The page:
Intel will reportedly be delaying the construction of its $20bn chipmaking project in Ohio due to a slow rollout of US grant money and a challenging market.

The US company, one of the largest semiconductor chip manufacturers by revenue, had initially planned to begin making chips in 2025. However, the construction of factories that manufacture the chips is now expected to be finished at the end of 2026.

The US Chips Act, brought in by US President Joe Biden’s administration, has earmarked $39bn in manufacturing grants to cover as much as 15% of the total cost of chip projects up to $3bn.

The US is aiming to announce the grants by the end of March. Intel said the release of the grants will affect how fast the project moves.

At the end of January, Intel issued a forecast for the first quarter (Q1) of 2024 which fell below market estimates – causing the company’s stock to fall by more than 10%.

Intel, like other companies, has been suffering through a PC industry slump for two years, but signs of growth have returned. Intel reported $8.8bn in Q4 2023 sales, marking an increase of 33%.

How well do you really know your competitors?

Access the most comprehensive Company Profiles on the market, powered by GlobalData. Save hours of research. Gain competitive edge.

Company Profile – free sample

Thank you!

Your download email will arrive shortly

Not ready to buy yet? Download a free sample

We are confident about the unique quality of our Company Profiles. However, we want you to make the most beneficial decision for your business, so we offer a free sample that you can download by submitting the below form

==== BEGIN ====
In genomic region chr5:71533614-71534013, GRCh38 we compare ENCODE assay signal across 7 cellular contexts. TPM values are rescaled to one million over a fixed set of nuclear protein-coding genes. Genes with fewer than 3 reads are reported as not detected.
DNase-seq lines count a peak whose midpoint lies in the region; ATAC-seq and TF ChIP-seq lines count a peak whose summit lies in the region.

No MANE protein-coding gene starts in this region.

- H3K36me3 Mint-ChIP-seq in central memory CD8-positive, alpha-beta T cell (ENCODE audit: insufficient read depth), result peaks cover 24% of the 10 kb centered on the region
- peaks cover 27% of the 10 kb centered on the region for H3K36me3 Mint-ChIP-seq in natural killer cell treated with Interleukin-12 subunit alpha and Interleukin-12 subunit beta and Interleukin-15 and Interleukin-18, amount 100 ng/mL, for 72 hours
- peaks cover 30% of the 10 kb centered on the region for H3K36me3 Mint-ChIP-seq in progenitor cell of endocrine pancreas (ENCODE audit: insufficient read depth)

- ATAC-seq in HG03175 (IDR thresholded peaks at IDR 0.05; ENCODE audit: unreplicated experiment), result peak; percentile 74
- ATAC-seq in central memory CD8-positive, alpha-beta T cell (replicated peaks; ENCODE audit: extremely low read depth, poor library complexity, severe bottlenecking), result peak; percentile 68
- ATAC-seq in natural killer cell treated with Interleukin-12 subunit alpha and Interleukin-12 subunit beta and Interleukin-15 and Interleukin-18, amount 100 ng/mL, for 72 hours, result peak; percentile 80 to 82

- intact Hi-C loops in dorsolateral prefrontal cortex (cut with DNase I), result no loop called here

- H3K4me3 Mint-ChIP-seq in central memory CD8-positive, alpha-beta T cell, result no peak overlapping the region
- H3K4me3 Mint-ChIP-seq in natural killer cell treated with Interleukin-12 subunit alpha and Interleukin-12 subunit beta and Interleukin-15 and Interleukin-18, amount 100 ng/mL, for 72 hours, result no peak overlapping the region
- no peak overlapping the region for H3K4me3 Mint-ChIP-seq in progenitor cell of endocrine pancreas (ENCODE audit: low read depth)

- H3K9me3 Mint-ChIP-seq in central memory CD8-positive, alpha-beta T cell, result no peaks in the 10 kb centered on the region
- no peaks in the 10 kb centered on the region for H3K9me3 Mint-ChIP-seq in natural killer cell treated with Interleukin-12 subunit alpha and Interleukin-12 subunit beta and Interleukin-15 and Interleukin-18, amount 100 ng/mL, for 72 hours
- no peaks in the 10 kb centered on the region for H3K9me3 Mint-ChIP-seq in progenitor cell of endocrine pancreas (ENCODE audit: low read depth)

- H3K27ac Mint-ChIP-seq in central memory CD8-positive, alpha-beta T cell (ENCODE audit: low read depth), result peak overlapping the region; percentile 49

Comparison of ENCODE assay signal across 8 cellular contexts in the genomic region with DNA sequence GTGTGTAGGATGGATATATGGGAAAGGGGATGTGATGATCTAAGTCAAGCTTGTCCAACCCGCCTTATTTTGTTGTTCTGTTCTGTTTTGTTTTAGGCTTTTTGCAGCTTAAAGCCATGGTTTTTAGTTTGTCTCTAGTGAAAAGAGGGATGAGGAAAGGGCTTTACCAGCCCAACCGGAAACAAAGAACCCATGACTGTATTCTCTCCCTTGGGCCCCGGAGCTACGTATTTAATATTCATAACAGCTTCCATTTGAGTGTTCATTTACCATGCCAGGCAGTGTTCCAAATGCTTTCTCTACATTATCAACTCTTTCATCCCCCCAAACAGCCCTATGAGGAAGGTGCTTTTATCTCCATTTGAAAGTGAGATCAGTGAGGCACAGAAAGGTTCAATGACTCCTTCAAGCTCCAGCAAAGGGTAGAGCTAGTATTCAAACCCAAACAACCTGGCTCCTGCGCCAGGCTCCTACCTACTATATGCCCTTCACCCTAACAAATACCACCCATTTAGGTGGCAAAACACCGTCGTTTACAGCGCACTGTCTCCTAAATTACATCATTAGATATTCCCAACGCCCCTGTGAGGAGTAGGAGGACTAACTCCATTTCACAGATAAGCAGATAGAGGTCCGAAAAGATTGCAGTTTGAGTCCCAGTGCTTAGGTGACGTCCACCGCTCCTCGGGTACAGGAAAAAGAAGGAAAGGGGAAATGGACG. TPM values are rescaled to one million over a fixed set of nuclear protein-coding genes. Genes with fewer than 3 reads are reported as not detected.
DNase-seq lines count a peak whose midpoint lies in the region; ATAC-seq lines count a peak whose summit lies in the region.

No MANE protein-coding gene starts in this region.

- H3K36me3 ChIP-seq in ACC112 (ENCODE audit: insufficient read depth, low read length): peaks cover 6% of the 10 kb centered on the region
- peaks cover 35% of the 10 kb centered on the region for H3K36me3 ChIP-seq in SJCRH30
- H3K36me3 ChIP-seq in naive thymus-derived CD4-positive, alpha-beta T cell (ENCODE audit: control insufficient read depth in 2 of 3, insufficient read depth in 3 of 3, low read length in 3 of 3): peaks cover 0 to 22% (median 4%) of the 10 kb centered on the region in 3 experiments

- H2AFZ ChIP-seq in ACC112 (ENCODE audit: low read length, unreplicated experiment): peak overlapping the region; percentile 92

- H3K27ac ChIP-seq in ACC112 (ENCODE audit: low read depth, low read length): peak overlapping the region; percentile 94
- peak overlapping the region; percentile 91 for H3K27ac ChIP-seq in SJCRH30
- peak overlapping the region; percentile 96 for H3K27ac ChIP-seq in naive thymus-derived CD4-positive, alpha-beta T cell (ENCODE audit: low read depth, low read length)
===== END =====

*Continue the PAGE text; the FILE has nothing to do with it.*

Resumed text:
By GlobalData

Intel’s project delay comes as Big Tech increases its spending exponentially on artificial intelligence (AI), bolstered by the rise of generative AI (GenAI) demand. 

AI and GenAI require huge amounts of power, which fuels the need for more costly data centres and servers. 

Matt Iliffe, CEO at Beyond, previously told Verdict that the primary cost for AI development is the infrastructure to support the huge compute needed to support GenAI. 

“As adoption increases, investments in infrastructure will increase with it,” Iliffe said.

GlobalData predicts that the AI arms race in 2023, which saw companies rush to create their own large language models, will transition to the ‘AI chip race’ in 2024.

This will be seen in not only Big Tech companies but also among start-ups, which will look to create their own proprietary chips, according to the report.

GlobalData forecasts that the overall AI market will be worth $909bn by 2030, registering a compound annual growth rate (GAGR) of 35% between 2022 and 2030.

In the GenAI space, revenues are expected to grow from $1.8bn in 2022 to $33bn in 2027 at a CAGR of 80%.